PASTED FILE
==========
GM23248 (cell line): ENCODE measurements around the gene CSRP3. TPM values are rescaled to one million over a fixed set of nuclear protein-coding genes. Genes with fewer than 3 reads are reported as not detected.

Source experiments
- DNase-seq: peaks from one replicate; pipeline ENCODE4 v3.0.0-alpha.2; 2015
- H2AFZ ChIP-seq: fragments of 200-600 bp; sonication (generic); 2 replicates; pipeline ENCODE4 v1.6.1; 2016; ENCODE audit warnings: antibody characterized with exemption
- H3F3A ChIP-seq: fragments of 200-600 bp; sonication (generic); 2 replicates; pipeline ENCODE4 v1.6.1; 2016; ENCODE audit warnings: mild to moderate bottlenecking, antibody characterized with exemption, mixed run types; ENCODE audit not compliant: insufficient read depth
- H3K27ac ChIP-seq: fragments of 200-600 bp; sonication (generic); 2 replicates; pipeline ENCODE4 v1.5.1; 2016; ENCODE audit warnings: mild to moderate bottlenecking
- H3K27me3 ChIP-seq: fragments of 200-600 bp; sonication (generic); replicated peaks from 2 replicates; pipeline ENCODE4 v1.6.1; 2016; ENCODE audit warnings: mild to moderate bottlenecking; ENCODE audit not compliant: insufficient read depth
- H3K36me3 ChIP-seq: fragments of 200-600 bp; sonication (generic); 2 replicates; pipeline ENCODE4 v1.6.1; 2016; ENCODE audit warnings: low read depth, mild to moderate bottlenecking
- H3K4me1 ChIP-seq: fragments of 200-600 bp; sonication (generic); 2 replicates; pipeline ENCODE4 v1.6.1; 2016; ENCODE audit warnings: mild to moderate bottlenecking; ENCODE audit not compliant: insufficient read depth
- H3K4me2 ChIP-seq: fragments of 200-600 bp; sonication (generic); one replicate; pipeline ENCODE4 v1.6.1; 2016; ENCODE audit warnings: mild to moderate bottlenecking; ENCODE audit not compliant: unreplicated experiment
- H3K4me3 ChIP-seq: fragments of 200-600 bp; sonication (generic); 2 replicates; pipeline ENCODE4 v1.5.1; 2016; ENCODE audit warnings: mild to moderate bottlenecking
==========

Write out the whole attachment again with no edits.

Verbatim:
GM23248 (cell line): ENCODE measurements around the gene CSRP3. TPM values are rescaled to one million over a fixed set of nuclear protein-coding genes. Genes with fewer than 3 reads are reported as not detected.

Source experiments
- DNase-seq: peaks from one replicate; pipeline ENCODE4 v3.0.0-alpha.2; 2015
- H2AFZ ChIP-seq: fragments of 200-600 bp; sonication (generic); 2 replicates; pipeline ENCODE4 v1.6.1; 2016; ENCODE audit warnings: antibody characterized with exemption
- H3F3A ChIP-seq: fragments of 200-600 bp; sonication (generic); 2 replicates; pipeline ENCODE4 v1.6.1; 2016; ENCODE audit warnings: mild to moderate bottlenecking, antibody characterized with exemption, mixed run types; ENCODE audit not compliant: insufficient read depth
- H3K27ac ChIP-seq: fragments of 200-600 bp; sonication (generic); 2 replicates; pipeline ENCODE4 v1.5.1; 2016; ENCODE audit warnings: mild to moderate bottlenecking
- H3K27me3 ChIP-seq: fragments of 200-600 bp; sonication (generic); replicated peaks from 2 replicates; pipeline ENCODE4 v1.6.1; 2016; ENCODE audit warnings: mild to moderate bottlenecking; ENCODE audit not compliant: insufficient read depth
- H3K36me3 ChIP-seq: fragments of 200-600 bp; sonication (generic); 2 replicates; pipeline ENCODE4 v1.6.1; 2016; ENCODE audit warnings: low read depth, mild to moderate bottlenecking
- H3K4me1 ChIP-seq: fragments of 200-600 bp; sonication (generic); 2 replicates; pipeline ENCODE4 v1.6.1; 2016; ENCODE audit warnings: mild to moderate bottlenecking; ENCODE audit not compliant: insufficient read depth
- H3K4me2 ChIP-seq: fragments of 200-600 bp; sonication (generic); one replicate; pipeline ENCODE4 v1.6.1; 2016; ENCODE audit warnings: mild to moderate bottlenecking; ENCODE audit not compliant: unreplicated experiment
- H3K4me3 ChIP-seq: fragments of 200-600 bp; sonication (generic); 2 replicates; pipeline ENCODE4 v1.5.1; 2016; ENCODE audit warnings: mild to moderate bottlenecking